If you’ve been following the details of the government effort in the last one year, it will be easy to identify the steps taken. The first is agriculture. This administration focuses a lot on agriculture. We see agriculture not as farming but as business. We see agriculture as entrepreneurship and as a job creation platform. This has been processed in terms of collaboration with various state governments with the private sector to create opportunity for a lot of Nigerians to be engaged. People say that Nigeria is dependent on oil; the biggest employer of labour in this economy is still agriculture. What this administration has been trying to do in collaboration with many of the states is to raise the level of contribution of agriculture both in GDP and also in terms of job creation opportunities. In many parts of the country, the emphasis on the agricultural value chain, cassava value chain, rice value chain, palm oil value chain and sorghum value chain have all created opportunities for many Nigerians and the benefit is huge.
Secondly, this administration has been empowering the private sector a lot. If you look at the October 1 speech delivered by Mr. President, you will see that it even contains special incentives for the private sector. When the private sector is empowered, when an enabling environment is provided for the private sector, then the absorptive capacity of the private sector is further extended. In the last one and half year alone, statistics from the Ministry of Trade and Investment indicates that the inflow of direct foreign investment has been on the upswing. What that means is that when a lot of investors are coming from abroad and investing in local economy, the people who will be engaged are Nigerians.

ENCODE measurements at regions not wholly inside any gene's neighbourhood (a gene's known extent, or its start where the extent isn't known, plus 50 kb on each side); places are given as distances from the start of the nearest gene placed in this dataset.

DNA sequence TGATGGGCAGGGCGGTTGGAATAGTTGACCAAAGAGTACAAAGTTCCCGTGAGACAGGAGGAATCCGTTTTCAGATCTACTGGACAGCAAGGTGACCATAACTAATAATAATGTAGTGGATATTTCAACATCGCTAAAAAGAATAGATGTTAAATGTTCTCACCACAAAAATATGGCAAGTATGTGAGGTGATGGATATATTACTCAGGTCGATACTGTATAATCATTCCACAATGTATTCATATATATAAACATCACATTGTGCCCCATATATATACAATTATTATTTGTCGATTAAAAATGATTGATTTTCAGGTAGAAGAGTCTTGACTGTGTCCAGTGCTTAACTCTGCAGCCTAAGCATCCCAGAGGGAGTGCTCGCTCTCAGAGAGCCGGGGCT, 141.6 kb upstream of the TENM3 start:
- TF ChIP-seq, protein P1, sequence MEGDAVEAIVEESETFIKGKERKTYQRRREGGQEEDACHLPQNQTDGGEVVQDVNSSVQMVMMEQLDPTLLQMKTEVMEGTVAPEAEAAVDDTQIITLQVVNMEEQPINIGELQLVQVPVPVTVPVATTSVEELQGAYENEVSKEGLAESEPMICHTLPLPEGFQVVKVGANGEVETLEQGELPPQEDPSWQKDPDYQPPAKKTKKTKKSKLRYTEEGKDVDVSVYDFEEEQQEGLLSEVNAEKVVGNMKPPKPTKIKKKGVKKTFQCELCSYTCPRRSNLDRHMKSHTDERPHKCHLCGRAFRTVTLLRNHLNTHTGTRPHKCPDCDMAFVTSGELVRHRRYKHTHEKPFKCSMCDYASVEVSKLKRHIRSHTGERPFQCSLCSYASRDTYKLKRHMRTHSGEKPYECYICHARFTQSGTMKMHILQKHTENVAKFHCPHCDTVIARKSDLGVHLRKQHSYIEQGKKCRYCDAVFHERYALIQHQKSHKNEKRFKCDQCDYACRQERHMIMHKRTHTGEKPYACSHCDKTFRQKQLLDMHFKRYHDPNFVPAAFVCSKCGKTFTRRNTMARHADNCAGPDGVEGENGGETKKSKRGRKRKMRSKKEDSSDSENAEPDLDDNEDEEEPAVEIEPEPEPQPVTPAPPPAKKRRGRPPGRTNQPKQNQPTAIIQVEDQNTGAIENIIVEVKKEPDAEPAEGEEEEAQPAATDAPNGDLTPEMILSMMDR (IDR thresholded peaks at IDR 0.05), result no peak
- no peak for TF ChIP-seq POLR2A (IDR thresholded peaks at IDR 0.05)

What President Jonathan always says when he travels abroad and meet with investors is that he does not want portfolio investors who bring things to come and sell in Nigeria because Nigeria is a big market. He wants investors who will come and set up factories in Nigeria or who will begin the process of engaging Nigerians.
Another area in terms of job creation has been some of the activities of the Ministry of Finance. You must have heard about the You WIN programme, which is designed to create about 360,000 jobs per annum. You may say this number is small, but the process is ongoing and it is continuous. It is a sustainable initiative to engage a lot of Nigerians.
Apart from the regular You WIN programme, we also have the You WIN programme for women. Programmes have been held, the evidence is available in the public domain of persons who have benefited from the programme. The interesting thing about this You WIN programme is the multiplier effect. It targets entrepreneurs, young entrepreneurs, women and men.
When you empower one individual who is setting up his small business and that business is strengthened, he employs others. If our target is 360,000 persons, that 360,000 has a multiplier effect in terms of other people that are engaged within the business. From the testimony we were given, there is a lot that has been done in this regard.